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By DAN KULIN /Staff Writer | January 11, 2000
The Hagerstown Suns will expand a church bulletin discount promotion to accept bulletins from civic and nonprofit groups under a settlement that ends the baseball club's legal battle with the state and the American Civil Liberties Union, both sides said Tuesday. cont. from front page The promotion now will be called Sunday Family Bulletin Day. As with those who present church bulletins, a family of up to six people will be admitted for the discounted price of $6 if they present a bulletin from a civic or nonprofit group at a Suns' Sunday home game.
NEWS
January 19, 1998
ACLU will pay protest defense By STEVEN T. DENNIS Staff Writer The American Civil Liberties Union of Maryland will defend the Hagerstown man arrested last month while protesting the Washington County Commissioners on a park bench outside the county administration building. Lawrence H. Freeman has a Feb. 19 trial date in Washington County District Court on a charge of trespassing at a public building during business hours. At the time of his Dec. 23, 1997, arrest, he was holding up a sheet of paper that read: "Washington County Commissioners won't hire black men. " Dwight Sullivan, chief lawyer for the American Civil Liberties Union of Maryland, said Freeman was protected by the First Amendment to the Constitution.
NEWS
By DAN KULIN /Staff Writer | November 11, 1999
The American Civil Liberties Union and a Maryland commission are taking another swing at the Hagerstown Suns Church Bulletin Day promotion. As expected, the ACLU and the state Commission on Human Relations are appealing a ruling by state Administrative Law Judge Georgia Brady. Last month Brady ruled the promotion, which offers discounted admission to fans who bring church bulletins to Sunday baseball games, is permitted under Maryland law because the team offers the discount to all fans at the ticket window.
NEWS
By DON AINES | dona@herald-mail.com | May 26, 2011
The American Civil Liberties Union of Maryland is representing a Washington County woman who last month invoked her privilege not to testify against her same-sex spouse in an assault case. The Washington County Circuit Court trial of Deborah Snowden, 50, of Williamsport on a second-degree assault charge came to a halt in April when Sha'rron Snowden invoked her spousal privilege not to testify against her spouse. The couple were married in August 2010 in Washington, D.C., where same-sex marriages are legal.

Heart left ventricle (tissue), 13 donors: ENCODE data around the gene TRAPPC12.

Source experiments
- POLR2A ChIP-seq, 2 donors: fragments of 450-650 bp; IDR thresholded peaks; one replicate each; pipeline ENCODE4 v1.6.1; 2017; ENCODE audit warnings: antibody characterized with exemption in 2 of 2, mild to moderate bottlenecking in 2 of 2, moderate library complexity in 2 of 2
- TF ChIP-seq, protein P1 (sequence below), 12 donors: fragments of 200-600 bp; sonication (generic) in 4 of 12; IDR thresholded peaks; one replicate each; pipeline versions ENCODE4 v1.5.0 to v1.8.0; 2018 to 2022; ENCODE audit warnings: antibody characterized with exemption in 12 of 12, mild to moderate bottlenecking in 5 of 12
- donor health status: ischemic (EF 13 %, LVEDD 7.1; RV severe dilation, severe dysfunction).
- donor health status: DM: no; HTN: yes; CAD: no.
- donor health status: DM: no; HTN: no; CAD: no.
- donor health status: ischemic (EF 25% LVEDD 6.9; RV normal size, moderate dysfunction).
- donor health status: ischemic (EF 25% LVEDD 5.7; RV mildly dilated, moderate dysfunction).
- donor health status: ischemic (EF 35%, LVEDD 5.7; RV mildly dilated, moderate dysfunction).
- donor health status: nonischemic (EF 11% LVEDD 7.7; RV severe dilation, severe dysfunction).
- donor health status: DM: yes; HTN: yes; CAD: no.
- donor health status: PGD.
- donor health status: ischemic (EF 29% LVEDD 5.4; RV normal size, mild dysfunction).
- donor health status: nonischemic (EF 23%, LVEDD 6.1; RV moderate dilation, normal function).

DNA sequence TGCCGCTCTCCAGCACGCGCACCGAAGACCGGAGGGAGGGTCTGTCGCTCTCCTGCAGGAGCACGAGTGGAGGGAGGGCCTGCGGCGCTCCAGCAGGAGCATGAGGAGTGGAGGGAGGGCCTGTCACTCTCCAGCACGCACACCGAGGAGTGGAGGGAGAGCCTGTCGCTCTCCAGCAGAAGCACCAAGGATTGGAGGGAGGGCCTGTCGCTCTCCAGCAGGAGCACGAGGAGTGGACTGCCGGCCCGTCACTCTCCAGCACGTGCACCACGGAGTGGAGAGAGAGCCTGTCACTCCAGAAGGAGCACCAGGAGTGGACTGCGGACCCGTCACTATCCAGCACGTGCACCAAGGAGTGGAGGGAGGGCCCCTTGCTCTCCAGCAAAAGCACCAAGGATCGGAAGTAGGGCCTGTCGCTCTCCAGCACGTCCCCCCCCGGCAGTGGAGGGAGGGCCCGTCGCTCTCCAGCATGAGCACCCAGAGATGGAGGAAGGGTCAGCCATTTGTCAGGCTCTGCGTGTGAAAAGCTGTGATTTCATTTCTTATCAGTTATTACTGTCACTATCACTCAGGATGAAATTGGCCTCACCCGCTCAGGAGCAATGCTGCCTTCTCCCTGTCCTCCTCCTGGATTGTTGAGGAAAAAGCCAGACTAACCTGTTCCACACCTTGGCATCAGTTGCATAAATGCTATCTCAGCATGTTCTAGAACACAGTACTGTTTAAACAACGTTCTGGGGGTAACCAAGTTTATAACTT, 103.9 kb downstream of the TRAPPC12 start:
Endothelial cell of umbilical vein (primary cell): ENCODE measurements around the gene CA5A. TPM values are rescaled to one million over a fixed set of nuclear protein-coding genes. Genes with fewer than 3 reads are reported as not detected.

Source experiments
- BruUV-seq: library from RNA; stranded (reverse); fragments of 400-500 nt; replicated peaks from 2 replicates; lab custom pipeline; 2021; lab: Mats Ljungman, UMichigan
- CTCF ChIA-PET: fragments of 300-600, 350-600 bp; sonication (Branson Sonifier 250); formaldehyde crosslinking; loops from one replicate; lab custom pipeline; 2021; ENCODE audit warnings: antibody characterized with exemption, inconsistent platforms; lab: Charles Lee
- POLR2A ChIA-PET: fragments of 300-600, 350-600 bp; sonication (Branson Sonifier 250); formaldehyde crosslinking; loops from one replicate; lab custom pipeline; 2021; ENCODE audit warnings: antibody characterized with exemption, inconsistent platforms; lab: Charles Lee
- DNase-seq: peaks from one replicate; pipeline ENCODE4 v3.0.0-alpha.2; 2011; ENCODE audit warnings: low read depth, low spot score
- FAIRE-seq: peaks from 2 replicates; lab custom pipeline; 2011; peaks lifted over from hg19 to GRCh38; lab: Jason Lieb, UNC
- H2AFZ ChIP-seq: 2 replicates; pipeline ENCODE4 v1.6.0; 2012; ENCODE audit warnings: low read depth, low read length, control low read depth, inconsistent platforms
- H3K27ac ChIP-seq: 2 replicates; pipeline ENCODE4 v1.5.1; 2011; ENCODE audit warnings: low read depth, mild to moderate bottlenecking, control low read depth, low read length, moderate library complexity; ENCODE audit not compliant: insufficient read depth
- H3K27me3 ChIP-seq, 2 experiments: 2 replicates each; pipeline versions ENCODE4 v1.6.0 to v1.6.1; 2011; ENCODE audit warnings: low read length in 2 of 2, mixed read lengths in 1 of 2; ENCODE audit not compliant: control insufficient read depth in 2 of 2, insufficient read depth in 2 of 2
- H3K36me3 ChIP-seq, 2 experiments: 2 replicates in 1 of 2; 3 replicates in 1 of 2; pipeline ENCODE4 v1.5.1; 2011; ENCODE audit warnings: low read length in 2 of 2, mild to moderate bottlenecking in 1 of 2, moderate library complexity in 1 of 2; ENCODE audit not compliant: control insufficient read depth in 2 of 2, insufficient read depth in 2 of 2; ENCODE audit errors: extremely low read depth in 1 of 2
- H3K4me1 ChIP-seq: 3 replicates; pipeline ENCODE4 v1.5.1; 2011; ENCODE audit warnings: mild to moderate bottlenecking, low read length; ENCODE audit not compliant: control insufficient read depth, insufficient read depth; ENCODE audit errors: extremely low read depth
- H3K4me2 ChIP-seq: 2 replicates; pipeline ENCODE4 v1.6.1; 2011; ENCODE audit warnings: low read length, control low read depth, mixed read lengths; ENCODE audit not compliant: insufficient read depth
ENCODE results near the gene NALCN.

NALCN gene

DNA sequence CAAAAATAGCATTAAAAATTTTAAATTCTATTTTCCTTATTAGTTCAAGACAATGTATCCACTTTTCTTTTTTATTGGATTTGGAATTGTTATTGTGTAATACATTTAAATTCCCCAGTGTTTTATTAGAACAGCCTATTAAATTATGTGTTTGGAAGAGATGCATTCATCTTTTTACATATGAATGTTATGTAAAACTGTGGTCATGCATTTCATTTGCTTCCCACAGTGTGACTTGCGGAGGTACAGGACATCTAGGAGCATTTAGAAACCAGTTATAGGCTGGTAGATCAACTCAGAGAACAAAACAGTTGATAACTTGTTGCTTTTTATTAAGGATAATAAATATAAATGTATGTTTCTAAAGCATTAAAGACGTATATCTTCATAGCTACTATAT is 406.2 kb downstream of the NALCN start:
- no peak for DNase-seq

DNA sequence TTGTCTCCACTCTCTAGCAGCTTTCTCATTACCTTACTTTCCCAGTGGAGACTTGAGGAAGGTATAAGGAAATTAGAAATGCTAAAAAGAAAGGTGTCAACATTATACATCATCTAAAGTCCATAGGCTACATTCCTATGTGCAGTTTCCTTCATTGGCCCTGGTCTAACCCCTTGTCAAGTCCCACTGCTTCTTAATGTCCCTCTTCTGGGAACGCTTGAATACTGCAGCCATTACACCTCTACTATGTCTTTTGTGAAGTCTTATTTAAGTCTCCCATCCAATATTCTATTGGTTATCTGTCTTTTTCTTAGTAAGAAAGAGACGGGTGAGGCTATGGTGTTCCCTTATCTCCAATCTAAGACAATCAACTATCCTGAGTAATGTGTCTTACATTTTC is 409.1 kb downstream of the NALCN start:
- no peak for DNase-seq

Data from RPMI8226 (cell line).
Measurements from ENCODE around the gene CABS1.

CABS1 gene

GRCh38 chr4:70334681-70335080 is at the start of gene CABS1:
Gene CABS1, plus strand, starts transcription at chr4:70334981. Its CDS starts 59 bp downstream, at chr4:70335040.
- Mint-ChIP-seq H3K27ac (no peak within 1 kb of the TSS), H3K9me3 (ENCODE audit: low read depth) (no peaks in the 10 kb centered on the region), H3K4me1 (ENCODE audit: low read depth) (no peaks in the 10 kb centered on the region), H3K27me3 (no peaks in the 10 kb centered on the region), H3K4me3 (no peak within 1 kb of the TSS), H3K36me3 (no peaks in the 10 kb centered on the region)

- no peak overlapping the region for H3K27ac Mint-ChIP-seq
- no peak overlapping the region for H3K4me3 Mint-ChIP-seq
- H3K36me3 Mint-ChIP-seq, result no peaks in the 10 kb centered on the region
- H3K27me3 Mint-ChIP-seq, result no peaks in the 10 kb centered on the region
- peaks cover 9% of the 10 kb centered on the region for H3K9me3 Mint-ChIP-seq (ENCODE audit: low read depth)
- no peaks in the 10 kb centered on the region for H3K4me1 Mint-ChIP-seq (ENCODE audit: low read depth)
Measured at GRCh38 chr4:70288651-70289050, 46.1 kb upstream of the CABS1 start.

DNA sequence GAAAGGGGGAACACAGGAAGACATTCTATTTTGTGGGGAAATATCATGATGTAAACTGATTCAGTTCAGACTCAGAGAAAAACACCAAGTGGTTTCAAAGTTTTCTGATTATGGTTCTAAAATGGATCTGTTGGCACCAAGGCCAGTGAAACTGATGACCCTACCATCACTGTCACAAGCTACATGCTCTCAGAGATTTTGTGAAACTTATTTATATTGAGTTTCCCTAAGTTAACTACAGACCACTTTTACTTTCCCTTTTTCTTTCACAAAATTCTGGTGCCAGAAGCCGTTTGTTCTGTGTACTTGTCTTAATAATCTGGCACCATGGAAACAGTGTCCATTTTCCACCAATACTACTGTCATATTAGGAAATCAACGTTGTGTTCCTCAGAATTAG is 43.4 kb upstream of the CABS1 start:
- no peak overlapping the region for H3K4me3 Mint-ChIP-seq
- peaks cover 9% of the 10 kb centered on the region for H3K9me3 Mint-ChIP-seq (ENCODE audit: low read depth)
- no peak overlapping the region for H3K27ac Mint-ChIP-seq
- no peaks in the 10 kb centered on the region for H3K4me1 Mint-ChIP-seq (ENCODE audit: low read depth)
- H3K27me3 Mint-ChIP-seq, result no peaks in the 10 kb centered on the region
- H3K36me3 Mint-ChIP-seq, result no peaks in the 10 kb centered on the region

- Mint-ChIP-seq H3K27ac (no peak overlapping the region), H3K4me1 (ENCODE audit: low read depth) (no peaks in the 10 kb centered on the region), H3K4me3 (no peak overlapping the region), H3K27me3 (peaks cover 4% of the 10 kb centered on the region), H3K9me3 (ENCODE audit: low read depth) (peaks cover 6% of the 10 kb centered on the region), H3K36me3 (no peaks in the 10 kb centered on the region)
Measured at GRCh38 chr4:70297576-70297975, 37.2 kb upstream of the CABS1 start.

NEWS
By BRYN MICKLE | September 28, 1999
MARTINSBURG, W.Va. - The American Civil Liberties Union has dropped the case of a Gerrardstown, W.Va., missionary who is suing the state of West Virginia over his refusal to have his picture taken for his driver's license. [cont. from news page ] Benjamin David Daniel Cyrus, 63, said he believes the photo requirement by the state's Division of Motor Vehicles is a violation of the Ten Commandments. The ACLU in Charleston, W.Va., had been handling the lawsuit but dropped it Aug. 30 after Cyrus expressed concerns about the way the case was being handled.
NEWS
September 30, 2008
BALTIMORE (AP) -- The Maryland chapter of the American Civil Liberties Union says it will file public information requests to determine if state police surveilled activist groups other than those it has already admitted to tracking. ACLU attorney David Rocah said Tuesday that the requests cover groups that advocate for a variety of issues, including two that have learned that they were under police surveillance. Rocah says the other groups may have been surveilled based on the reasons state police gave for the surveillance of the anti-war and death penalty opposition groups.
NEWS
December 23, 2005
Flush tax a fiasco To the editor: For the yo-yos responsible for this trifling legislation of a flush tax, I have neither regard nor respect. This is total robbery of the citizens and I would like an accounting of our money for this - if you have the courage to be honest with us. Tell the taxpayers how much you are collecting and how it's being spent. How many hundreds of thousands of dollars for studies? Are the big industries dumping sludge and filth into the waterways paying anything, or are they being fined for it as they should be?
NEWS
By ANDREW SCHOTZ | June 24, 2008
Washington County Democrats announce two committee changes The Washington County Democratic Central Committee has elected Larry Barron to take over as vice chairman in place of N. Linn Hendershot, who died May 1. Barron became vice chairman on May 19. On June 16, the committee picked Willie E. Conyers to fill an open seat. Hoover is officially Libertarian candidate for Congress Gary William Hoover Sr. of Clear Spring officially has became the Libertarian Party's candidate in this year's race for Maryland's 6th District seat in Congress.